When we first bought this house almost 3 years ago, we made a list of some things we wanted to do to the property and to the house. One of the things we wanted to do was install some kind of radiant barrier to our roof. We wanted to do this not only to lower our energy costs but because the main area of our home is hard to cool. The bedrooms are fine but the livingroom/dining/kitchen area is always warmer than the bedrooms.
This summer we got serious about looking into what would be the best way for us to cool down our home. We’ve had a relatively cool summer. We have had less than 20 days of 100+ degree temps. In 2011, we had a record 56 days. So, even if we have the air conditioning set at 78 there are days that it doesn’t shut off.
We looked at painting our roof white but in order to use the correct kind of paint and put on two coats we were looking at any where from $600-$800 dollars. Also, our shingles are about 10 years old, we hated to paint them and then have them start blowing off. Honestly, I was glad when we looked at the price, because I didn’t really want a white roof.
Then we looked and read quite a bit about radiant barrier that you put inside your attic. We looked at both paint and foil. In the end, we decided to use foil. There were several reasons for this, one being the installation process. Our attic is full of stuff – stuff I don’t want paint overspray on. If you decide to use the paint, and especially if you hire someone to do it for you, you should read this article on how not to get scammed.
While doing our reseach we came across many articles and videos from AtticFoil.com. The honesty in this particular article about the cost savings was the deal sealer for us. We knew we wanted to work with this company. So, I reached out to AtticFoil.com and began a conversation about working together.
Since I always want to be honest with you about any possible “conflicts of interest” I want to let you know what we decided. Carl and I purchased 3000 sq ft of the radiant barrier foil. We paid full price plus shipping. I’m going to be doing a series of posts about the AtticFoil we purchased. Today’s post on the installation is the first of four. For the the next 3 months (and probably well into next year) I will be giving you an update on how we like the AtticFoil, if there have been any issues and what our electricity bill was for the previous month and for the same month last year. To be honest, I’m not expecting much change in our electricity during the winter since we live in a mild climate; that’s why I’ll continue to give updates even after the time in our agreement is over. After the fourth post is published, AtticFoil will reimburse me 50% of my total cost. There is nothing in our agreement that I have to only talk about the positives, AtticFoil wants honest reviews and I want to give honest reviews. So, if something doesn’t work out like I thought it would, you’ll know.
We ordered 3 – 1000 sq ft rolls. This is the box that one roll came in, the other two came in a box that was twice as wide. As you can see, the boxes are managable.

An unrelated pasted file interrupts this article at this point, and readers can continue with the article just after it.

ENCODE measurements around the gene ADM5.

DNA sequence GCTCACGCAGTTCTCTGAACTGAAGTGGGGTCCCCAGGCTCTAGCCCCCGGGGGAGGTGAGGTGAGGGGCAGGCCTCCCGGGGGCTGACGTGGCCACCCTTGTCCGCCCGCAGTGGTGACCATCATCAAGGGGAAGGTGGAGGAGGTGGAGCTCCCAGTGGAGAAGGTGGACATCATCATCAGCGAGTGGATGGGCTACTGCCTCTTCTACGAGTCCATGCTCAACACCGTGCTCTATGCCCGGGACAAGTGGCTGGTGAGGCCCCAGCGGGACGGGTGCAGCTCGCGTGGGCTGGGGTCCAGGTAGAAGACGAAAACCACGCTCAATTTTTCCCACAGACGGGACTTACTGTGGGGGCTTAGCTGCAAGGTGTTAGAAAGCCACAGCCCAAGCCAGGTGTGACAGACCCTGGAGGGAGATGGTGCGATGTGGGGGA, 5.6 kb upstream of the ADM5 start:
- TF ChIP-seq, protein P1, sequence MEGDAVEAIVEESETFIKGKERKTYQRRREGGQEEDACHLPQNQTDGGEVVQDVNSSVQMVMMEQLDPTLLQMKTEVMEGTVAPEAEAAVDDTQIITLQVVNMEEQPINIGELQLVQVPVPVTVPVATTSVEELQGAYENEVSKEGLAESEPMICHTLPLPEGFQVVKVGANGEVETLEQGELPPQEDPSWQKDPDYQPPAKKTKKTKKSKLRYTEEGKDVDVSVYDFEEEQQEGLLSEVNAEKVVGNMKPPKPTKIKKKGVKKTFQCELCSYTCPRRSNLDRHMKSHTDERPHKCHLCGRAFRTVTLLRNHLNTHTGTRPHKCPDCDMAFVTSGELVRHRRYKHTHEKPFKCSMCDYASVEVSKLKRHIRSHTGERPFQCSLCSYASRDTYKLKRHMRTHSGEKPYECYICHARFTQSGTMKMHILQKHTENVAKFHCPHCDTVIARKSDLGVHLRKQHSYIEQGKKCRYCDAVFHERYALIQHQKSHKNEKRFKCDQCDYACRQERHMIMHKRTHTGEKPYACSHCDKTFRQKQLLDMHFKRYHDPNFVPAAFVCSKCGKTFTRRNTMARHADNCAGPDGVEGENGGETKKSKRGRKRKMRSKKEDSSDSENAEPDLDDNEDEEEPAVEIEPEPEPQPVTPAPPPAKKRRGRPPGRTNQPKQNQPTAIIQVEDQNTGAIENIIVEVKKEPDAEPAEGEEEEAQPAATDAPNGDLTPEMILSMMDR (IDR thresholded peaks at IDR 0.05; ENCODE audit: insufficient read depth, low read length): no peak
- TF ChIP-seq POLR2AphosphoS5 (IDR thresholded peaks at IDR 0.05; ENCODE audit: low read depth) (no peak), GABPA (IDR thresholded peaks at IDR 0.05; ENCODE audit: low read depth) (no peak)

This is what the foil looks like. There is no right side or wrong side. Unlike aluminum foil that you use in the kitchen, this foil was pretty thick and didn’t tear easily. We used a small utility knife that came with the foil to cut it.
We watched the installation video before starting. As you can see our start was not as smooth as the start on the video. When they say the hardest part is the lower level, they aren’t kidding.
We worked on this several evenings. We were having 100 degree temps at this point, so we would open up the attic in the afternoon and then about 10 minute before we started working, we’d turn on the attic fan and pull some of our cool air from inside of the house up into the attic. I know that’s not ideal, but it beats heatstroke.
The next layer was much, much easier. We used just a regular staple gun with T50 staples.
We had to cut around some of the beams, but it was really easy to do. (The powdery stuff is from when I painted the house in the Spring and had to sand the walls. The attic fan sucked it all up into the attic.) We also realized that we really need to add more insulation – I’m sure this stuff is 50 years old.
This is what the finished attic looks like. Well, the half that isn’t full of stuff. Carl even hung some lights the length of the attic and put an on/off switch right by the door.
As per the instructions, we left a gap at the bottom before the first row and at the pitch of the roof.
Service is a huge thing for me. From my very first email, the team at AtticFoil has been very responsive and courteous. I ordered the product directly off their website and recieved an email with a tracking number. I received the packages in just a couple of days.
The supplies needed are minimal – Staple gun and staples (T50, 1/4″ or 5/16″), a measuring tape and a utility knife (one came in one of the boxes, but you could use a pocket knife if you don’t have one). They suggest wearing masks, as you can see we didn’t follow that instruction. We did wear long sleeve shirts, jeans and sneakers. We also used some old doors to sit/stand/lay on.
Overall, this was an easy project to do.
Someone on my facebook page mentioned that the radiant barrier would mess up our cell phone reception. We haven’t found that to be the case. But if you already have poor reception, it will probably get worse.
If you are looking for commerical applications, they have a site, WareHouse Foil, just for you. If you are getting a new roof, you should check out RoofingFoil, to see all your options in radiant barriers.
Have you ever thought of using a radiant barrier?